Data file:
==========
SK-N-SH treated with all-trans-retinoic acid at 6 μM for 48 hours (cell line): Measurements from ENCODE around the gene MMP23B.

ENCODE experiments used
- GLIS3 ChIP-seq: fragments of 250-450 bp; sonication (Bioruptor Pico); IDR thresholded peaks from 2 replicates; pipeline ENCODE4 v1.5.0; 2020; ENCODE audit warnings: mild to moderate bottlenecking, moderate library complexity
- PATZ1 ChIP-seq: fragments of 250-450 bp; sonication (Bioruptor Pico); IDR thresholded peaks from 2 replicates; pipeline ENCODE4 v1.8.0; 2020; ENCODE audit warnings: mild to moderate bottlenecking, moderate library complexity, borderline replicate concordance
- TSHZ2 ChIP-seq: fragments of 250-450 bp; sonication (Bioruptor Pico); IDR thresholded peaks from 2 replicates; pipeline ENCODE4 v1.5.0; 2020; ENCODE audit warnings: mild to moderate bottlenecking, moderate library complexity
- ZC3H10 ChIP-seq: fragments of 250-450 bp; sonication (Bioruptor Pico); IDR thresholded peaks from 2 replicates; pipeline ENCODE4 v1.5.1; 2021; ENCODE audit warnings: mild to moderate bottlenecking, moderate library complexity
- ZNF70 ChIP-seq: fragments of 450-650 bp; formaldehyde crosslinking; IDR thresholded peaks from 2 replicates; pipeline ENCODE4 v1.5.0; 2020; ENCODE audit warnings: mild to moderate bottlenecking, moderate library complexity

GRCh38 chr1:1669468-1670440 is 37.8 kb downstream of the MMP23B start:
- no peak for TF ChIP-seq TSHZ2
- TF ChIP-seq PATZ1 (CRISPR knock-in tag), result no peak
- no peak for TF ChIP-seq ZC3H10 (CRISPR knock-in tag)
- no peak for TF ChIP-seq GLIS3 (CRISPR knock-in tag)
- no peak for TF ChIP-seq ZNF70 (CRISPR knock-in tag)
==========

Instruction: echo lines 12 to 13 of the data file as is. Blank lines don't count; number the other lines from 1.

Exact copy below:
- no peak for TF ChIP-seq GLIS3 (CRISPR knock-in tag)
- no peak for TF ChIP-seq ZNF70 (CRISPR knock-in tag)